Last week marked the 10th anniversary of the US Supreme Court’s 5-4 decision known as Kelo v. City of New London. In that decision the Supreme Court ruled private economic development is a public use under the 5th amendment to the US Constitution. This decision allows governments at all levels to take people’s private property, including their homes, businesses and farms, and hand that property over to another private party to develop in a way more the that government’s liking with the expectation it will raise more tax revenue or create jobs.
Public reaction against the decision was strong. I’m letting my own personal opinion show through here, but this cavalier approach to eminent domain shows a tremendous disrespect by governments for its citizens and their property and livelihood, combined with a bit of economic elitism. This is exacerbated by the need for governmental agencies to obtain a valuation of the property that works within their limited tax dollars. All around it leads to private citizens losing their property for objectionable reasons and receiving compensation that’s often on the low end of its fair value. If a small business is involved, the compensation for moving that business to a new location is frequently inadequate.
In the first 5 years after Kelo, approximately 43 states passed some level of reform to curb at least the excesses of eminent domain unleashed by Supreme Court’s decision. Here in Ohio, the Ohio Supreme Court in 2006 issued its decision in City of Norwood v. Horney (110 Ohio St.3d 353) which essentially reversed the application of Kelo in the state of Ohio, and held that economic development, in and of itself, does not satisfy the public use requirement of the Ohio Constitution.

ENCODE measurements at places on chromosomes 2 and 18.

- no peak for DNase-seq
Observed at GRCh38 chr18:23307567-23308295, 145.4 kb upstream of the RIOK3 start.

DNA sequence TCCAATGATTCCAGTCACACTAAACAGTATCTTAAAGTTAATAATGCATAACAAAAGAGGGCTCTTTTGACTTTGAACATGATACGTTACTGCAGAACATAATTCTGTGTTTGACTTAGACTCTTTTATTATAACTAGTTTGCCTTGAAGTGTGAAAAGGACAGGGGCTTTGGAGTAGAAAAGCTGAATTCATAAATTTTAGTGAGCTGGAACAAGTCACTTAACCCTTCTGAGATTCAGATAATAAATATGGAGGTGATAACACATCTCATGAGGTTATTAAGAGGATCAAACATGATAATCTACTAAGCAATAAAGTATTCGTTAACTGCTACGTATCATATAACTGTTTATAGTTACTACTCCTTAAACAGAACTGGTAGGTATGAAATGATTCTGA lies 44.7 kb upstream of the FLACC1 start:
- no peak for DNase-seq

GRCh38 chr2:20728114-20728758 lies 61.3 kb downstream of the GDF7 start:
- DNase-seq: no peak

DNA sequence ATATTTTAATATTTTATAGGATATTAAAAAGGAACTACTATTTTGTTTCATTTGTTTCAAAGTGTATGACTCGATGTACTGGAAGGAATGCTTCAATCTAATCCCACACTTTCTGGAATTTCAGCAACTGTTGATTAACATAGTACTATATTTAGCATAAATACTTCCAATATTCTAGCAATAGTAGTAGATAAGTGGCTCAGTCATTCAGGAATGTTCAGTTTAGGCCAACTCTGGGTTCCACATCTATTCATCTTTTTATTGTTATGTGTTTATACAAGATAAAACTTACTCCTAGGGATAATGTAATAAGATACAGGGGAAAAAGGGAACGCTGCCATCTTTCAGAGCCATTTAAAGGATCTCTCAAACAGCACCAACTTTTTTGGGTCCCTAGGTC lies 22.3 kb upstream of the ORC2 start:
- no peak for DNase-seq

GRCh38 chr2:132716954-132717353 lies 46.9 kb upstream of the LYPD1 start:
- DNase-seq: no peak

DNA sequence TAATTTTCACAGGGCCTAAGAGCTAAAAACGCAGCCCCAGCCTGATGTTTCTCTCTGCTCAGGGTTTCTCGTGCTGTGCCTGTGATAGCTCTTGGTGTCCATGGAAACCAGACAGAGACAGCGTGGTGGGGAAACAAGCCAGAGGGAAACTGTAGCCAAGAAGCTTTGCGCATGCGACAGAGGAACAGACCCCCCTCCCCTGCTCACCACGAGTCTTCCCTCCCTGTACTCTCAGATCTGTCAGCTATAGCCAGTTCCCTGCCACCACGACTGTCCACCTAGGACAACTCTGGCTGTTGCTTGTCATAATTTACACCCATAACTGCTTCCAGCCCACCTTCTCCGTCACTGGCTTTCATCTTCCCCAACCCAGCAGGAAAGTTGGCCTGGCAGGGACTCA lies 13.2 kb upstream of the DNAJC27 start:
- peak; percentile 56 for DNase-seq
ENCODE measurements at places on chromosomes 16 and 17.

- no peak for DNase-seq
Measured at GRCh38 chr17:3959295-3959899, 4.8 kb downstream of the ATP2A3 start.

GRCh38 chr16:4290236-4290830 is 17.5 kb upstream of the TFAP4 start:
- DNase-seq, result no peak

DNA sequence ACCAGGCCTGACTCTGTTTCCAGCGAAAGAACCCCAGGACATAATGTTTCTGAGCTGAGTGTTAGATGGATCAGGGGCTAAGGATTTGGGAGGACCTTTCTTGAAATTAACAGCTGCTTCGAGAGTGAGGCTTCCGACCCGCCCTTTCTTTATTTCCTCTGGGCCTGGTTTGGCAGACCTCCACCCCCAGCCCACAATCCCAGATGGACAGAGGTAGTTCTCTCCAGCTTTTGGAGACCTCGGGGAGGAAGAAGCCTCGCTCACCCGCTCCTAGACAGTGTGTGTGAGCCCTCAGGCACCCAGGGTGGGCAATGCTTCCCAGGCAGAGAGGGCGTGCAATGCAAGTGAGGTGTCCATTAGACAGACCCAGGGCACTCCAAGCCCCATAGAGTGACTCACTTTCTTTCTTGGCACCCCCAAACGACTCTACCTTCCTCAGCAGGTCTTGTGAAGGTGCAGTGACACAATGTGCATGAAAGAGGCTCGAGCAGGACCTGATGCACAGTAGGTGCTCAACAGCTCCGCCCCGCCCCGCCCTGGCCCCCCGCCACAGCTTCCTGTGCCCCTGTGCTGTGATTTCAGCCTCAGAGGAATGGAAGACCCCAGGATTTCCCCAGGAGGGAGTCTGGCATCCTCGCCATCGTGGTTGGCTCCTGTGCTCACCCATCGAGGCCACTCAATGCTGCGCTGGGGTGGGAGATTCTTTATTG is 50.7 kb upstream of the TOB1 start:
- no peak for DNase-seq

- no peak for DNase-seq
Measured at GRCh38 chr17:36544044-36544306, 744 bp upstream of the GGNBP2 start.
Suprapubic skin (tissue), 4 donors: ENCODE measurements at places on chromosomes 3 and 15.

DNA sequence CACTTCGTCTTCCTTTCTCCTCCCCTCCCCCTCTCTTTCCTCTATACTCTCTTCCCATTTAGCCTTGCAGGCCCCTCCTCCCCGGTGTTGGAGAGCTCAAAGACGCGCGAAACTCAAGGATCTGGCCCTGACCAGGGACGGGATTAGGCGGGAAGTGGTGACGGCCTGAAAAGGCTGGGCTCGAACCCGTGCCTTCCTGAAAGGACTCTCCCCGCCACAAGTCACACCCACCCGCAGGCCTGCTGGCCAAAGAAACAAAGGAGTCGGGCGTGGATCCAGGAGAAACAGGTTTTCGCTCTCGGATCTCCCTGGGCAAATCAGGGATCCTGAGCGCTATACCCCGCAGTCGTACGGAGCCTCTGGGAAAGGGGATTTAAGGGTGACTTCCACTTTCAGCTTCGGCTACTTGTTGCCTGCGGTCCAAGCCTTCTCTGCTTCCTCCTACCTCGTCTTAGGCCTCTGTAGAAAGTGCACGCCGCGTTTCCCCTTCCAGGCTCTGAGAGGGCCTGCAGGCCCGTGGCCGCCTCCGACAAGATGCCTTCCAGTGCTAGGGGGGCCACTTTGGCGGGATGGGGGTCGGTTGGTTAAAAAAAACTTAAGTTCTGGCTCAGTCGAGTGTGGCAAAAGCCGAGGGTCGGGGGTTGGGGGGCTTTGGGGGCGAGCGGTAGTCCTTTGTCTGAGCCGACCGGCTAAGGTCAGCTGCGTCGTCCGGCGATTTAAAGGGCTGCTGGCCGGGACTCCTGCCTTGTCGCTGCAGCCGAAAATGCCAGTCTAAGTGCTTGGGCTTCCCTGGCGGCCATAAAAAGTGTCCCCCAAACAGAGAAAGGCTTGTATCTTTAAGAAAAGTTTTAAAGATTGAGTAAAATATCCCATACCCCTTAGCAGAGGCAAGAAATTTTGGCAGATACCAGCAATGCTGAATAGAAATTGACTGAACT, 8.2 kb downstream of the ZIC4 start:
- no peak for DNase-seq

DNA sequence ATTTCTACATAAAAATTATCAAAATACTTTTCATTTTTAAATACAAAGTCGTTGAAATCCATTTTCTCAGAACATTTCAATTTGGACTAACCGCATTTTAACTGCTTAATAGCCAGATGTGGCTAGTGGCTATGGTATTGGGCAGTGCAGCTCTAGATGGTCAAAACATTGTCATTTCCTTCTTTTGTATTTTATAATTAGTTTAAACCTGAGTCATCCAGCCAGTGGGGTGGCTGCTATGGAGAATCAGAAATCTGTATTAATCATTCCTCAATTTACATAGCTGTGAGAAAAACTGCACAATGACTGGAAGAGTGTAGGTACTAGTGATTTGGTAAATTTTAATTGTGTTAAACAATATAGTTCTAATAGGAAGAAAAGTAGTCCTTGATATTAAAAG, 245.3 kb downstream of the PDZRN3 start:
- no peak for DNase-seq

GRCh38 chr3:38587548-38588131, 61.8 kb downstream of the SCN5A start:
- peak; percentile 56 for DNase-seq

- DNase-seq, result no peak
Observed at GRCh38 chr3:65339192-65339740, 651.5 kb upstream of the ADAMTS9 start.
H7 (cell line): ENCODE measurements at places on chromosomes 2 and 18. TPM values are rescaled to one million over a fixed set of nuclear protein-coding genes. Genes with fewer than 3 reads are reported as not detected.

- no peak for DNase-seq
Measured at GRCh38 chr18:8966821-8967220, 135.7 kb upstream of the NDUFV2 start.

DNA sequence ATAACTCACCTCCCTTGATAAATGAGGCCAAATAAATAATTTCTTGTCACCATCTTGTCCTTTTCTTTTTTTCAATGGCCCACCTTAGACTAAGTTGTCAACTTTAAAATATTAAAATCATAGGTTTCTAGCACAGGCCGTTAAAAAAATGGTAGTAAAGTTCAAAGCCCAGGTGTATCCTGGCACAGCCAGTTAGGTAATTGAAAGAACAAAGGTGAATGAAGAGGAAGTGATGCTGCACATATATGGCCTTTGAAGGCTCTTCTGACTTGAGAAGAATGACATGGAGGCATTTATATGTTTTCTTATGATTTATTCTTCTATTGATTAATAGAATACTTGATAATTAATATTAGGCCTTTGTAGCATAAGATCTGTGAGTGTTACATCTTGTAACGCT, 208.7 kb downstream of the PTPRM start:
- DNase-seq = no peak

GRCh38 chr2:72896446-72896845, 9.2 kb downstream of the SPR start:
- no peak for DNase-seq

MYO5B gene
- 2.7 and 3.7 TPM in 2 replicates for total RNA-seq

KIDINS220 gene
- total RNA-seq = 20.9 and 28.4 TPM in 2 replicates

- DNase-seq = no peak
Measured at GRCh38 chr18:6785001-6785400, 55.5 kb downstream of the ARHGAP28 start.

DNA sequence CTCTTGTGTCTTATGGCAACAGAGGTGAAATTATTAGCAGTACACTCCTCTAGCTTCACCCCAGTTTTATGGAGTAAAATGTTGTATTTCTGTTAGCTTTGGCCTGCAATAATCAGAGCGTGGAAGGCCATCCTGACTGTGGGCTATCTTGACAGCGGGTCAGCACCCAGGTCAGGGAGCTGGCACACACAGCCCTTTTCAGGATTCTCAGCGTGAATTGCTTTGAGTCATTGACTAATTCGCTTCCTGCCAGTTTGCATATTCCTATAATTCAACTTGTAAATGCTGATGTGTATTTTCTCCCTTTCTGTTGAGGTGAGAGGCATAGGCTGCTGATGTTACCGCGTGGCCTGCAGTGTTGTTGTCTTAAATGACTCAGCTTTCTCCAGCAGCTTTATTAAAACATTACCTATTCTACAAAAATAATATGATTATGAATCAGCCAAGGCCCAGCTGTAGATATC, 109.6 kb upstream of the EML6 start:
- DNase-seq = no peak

In 2007, Ohio’s legislature passed S.B. 7, which amended Ohio’s eminent domain law. S.B. 7 provided a comprehensive definition of ‘blight’ that narrowed its application and curbed some of the worst abuses of blight studies employed by some local governments.
S.B. 7 also put into place new pre-appropriation requirements and procedures for appropriation proceedings, and provided for additional compensation to landowners, along with provides for their costs and potentially attorney fee awards.
While many property rights groups and others feel that Ohio’s amendments to its eminent domain law were insufficient, these changes, when combined with the Norwood decision, constitute progress in the right direction.
As for the property taken by the City of New London, Connecticut as a result of the Kelo decision, what happened to it? The houses were torn down except for Ms. Kelo’s house, which was moved at private expense. The land remains vacant and undeveloped, occupied only by some feral cats. The original development plan that triggered the eminent domain action and lawsuit was poorly planned and feel apart. After 10 years, there is finally some development planned for the condemned property–a park is planned for the parcel that was Ms. Kelo’s house.